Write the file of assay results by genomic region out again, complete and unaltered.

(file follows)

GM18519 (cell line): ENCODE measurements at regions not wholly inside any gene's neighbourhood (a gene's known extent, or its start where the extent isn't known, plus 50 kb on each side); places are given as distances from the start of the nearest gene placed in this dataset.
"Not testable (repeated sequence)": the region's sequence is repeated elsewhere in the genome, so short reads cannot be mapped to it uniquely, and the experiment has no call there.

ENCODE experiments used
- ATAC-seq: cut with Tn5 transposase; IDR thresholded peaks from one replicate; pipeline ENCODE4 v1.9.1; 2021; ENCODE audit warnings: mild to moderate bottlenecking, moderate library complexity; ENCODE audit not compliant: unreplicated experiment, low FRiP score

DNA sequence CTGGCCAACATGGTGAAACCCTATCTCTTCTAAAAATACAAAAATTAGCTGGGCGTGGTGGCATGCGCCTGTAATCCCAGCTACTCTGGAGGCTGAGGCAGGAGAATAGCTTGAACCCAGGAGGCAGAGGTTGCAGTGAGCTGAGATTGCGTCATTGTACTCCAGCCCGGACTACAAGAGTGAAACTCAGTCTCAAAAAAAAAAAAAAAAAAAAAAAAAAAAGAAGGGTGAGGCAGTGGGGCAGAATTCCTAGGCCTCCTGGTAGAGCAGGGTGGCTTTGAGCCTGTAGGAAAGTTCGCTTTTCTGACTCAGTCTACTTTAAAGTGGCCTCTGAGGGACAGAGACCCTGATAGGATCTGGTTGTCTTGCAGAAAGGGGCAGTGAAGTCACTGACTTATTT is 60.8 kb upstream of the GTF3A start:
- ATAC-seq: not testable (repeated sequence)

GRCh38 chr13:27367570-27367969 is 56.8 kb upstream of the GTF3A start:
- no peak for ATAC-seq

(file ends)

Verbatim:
GM18519 (cell line): ENCODE measurements at regions not wholly inside any gene's neighbourhood (a gene's known extent, or its start where the extent isn't known, plus 50 kb on each side); places are given as distances from the start of the nearest gene placed in this dataset.
"Not testable (repeated sequence)": the region's sequence is repeated elsewhere in the genome, so short reads cannot be mapped to it uniquely, and the experiment has no call there.

ENCODE experiments used
- ATAC-seq: cut with Tn5 transposase; IDR thresholded peaks from one replicate; pipeline ENCODE4 v1.9.1; 2021; ENCODE audit warnings: mild to moderate bottlenecking, moderate library complexity; ENCODE audit not compliant: unreplicated experiment, low FRiP score

DNA sequence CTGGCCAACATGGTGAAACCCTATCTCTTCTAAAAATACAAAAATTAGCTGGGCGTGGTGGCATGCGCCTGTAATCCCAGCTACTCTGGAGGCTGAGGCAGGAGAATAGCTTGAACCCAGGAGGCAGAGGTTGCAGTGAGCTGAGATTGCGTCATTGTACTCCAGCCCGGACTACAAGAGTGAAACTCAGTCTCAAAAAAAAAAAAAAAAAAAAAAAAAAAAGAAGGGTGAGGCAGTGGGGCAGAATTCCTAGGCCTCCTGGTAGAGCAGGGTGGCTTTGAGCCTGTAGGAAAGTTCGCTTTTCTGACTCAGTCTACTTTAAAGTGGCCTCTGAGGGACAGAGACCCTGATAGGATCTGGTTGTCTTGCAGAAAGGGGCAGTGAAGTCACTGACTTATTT is 60.8 kb upstream of the GTF3A start:
- ATAC-seq: not testable (repeated sequence)

GRCh38 chr13:27367570-27367969 is 56.8 kb upstream of the GTF3A start:
- no peak for ATAC-seq